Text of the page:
Thursday, January 20, 2011

"There exists no single definition of which groups, families, and species are seabirds, and most definitions are in some way arbitrary. In the words of two seabird scientists, "The one common characteristic that all seabirds share is that they feed in saltwater; but, as seems to be true with any statement in biology, some do not."[2] However, by convention all of the Sphenisciformes and Procellariiformes, all of the Pelecaniformes except the darters, and some of the Charadriiformes (the skuas, gulls, terns, auks and skimmers) are classified as seabirds. The phalaropes are usually included as well, since although they are waders ("shorebirds" in North America), two of the three species are oceanic for nine months of the year, crossing the equator to feed pelagically.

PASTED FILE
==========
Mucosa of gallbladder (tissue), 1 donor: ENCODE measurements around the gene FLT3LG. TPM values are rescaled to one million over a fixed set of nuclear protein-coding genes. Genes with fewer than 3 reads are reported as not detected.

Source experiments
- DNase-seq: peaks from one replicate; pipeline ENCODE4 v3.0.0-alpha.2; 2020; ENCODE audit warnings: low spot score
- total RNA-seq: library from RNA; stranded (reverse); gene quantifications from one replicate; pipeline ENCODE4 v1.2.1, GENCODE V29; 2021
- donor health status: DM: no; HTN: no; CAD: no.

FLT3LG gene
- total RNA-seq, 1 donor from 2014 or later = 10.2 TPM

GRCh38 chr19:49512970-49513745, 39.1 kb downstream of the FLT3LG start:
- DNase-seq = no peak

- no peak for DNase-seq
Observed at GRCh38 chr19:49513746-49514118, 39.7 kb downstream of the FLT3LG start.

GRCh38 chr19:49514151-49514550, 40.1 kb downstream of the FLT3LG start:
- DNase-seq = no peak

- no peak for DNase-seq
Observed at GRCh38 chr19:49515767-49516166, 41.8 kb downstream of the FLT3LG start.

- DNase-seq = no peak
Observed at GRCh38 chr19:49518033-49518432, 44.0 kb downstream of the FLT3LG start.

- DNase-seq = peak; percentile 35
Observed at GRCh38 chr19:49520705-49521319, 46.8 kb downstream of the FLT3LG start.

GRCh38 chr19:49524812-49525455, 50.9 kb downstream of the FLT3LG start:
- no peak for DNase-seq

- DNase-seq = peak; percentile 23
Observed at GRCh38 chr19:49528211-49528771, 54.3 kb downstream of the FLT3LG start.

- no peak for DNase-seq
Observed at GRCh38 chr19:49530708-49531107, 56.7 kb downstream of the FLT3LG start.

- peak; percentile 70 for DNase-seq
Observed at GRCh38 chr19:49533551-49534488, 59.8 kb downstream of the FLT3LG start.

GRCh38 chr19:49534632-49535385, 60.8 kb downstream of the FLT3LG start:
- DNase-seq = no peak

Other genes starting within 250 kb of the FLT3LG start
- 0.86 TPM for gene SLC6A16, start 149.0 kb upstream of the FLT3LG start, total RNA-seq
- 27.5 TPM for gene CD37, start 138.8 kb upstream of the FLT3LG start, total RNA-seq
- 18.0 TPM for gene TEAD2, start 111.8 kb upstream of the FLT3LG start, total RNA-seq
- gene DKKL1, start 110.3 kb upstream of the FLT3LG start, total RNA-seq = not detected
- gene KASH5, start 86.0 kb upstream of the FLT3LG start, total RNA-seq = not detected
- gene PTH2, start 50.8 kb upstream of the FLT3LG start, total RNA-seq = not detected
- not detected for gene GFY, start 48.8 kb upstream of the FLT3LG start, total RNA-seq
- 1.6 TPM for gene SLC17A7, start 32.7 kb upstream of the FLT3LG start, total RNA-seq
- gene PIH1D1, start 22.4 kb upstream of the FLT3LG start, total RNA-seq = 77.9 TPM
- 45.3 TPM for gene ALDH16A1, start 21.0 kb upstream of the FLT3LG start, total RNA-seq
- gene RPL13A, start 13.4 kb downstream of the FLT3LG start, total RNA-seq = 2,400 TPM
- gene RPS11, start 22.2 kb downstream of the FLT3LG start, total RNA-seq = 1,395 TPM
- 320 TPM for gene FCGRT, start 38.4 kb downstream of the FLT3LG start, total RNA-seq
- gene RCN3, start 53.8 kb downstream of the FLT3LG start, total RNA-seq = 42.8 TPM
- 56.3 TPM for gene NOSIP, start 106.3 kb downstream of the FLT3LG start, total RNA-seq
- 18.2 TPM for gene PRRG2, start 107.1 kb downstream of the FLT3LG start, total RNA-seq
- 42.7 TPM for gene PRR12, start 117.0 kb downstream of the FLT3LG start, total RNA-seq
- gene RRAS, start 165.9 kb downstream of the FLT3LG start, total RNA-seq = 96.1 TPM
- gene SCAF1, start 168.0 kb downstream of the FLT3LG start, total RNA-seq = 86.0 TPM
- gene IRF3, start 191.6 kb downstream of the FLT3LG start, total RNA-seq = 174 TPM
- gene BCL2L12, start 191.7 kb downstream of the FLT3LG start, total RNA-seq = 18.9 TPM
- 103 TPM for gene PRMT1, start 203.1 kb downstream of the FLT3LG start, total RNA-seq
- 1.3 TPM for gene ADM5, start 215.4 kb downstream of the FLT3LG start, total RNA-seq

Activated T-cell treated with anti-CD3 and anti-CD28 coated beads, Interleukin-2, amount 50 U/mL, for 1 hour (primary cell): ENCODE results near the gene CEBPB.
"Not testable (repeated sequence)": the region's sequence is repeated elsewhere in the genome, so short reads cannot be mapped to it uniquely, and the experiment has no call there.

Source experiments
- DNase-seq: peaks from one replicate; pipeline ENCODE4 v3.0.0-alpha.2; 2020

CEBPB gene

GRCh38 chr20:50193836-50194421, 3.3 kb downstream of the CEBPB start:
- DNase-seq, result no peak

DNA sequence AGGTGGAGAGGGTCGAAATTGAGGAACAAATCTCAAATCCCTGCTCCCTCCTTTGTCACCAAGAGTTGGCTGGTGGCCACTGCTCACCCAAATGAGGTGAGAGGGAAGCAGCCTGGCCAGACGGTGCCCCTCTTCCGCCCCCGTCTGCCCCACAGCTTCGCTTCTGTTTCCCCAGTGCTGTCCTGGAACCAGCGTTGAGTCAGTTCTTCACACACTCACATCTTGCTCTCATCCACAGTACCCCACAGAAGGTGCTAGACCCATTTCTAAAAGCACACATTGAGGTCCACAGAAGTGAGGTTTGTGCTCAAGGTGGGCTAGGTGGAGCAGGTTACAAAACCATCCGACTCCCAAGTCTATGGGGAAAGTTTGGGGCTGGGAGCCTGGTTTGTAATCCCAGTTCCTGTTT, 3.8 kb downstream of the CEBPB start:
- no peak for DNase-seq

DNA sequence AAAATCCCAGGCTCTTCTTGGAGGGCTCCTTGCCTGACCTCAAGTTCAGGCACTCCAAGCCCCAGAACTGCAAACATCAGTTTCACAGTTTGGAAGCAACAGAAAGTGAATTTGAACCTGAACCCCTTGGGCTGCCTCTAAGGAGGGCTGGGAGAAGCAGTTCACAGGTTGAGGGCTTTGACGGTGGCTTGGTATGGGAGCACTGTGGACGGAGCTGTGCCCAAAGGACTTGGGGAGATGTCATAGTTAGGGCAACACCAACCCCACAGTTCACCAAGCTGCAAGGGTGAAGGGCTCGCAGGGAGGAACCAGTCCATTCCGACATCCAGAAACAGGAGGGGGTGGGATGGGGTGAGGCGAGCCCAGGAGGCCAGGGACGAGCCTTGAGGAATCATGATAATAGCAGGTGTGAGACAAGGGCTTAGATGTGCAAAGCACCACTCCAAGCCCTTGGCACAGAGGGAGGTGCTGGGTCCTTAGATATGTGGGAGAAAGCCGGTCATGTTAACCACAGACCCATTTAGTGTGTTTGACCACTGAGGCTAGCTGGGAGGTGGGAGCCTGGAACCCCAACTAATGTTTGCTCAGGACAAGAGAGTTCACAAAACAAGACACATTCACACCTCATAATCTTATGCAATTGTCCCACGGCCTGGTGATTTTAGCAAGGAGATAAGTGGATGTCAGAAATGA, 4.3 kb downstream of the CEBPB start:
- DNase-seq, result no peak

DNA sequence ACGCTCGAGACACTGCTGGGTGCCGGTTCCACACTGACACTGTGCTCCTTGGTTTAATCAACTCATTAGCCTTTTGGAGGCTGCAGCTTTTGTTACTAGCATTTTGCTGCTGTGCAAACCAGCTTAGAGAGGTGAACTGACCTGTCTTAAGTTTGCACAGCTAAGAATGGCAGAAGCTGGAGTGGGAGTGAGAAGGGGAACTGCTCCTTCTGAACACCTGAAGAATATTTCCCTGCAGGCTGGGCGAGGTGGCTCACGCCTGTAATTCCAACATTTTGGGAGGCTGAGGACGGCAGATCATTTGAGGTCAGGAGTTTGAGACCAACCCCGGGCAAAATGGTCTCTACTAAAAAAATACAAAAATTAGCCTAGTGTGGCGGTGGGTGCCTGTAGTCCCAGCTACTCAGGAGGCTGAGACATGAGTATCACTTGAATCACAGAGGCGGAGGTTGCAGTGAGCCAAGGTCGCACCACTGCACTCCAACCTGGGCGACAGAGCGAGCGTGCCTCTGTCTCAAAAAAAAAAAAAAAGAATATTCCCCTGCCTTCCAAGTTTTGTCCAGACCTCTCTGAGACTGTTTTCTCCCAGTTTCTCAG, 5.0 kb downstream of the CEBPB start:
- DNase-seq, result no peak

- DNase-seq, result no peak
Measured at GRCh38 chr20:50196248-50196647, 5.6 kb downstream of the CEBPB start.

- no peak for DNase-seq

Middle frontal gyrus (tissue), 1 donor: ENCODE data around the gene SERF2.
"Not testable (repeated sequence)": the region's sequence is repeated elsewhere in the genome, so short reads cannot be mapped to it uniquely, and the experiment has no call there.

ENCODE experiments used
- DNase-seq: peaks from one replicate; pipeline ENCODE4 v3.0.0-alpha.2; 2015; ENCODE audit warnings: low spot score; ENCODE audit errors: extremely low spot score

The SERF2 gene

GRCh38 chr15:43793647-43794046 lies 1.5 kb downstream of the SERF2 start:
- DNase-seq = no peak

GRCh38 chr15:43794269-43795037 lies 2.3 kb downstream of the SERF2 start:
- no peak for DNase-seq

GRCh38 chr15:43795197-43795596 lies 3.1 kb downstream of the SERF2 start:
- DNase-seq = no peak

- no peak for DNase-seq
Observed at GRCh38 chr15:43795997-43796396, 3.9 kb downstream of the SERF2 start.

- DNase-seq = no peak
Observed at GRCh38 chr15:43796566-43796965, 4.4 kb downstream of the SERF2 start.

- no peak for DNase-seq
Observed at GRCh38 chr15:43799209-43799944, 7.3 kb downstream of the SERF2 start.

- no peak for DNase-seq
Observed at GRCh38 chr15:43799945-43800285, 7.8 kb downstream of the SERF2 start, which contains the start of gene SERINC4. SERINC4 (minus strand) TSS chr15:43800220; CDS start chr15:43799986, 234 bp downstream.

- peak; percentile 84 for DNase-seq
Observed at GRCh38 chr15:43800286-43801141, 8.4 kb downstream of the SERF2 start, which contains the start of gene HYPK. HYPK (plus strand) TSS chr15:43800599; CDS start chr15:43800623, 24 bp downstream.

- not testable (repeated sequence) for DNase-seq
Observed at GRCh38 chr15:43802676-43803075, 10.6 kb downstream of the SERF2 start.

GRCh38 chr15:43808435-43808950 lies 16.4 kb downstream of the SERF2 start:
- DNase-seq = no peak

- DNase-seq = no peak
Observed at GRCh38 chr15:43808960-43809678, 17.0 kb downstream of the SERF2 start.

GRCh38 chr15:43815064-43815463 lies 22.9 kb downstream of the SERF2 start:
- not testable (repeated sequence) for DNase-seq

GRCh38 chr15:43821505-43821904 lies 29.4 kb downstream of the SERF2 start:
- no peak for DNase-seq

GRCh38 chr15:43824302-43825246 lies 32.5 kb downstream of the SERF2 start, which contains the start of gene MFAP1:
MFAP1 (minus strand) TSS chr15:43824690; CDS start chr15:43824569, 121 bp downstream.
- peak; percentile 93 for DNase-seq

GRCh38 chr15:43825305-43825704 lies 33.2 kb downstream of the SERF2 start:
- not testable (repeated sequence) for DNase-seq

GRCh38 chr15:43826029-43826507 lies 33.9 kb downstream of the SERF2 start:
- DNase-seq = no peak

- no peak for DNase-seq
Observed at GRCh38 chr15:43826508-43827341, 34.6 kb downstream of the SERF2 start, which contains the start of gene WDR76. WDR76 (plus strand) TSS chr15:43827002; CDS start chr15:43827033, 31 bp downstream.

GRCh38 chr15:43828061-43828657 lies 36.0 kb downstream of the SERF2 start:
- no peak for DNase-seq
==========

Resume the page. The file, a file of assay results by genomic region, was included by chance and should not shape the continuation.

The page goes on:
Loons and grebes, which nest on lakes but winter at sea, are usually categorized as water birds, not seabirds. Although there are a number of sea ducks in the family Anatidae which are truly marine in the winter, by convention they are usually excluded from the seabird grouping. Many waders (or shorebirds) and herons are also highly marine, living on the sea's edge (coast), but are also not treated as seabirds."

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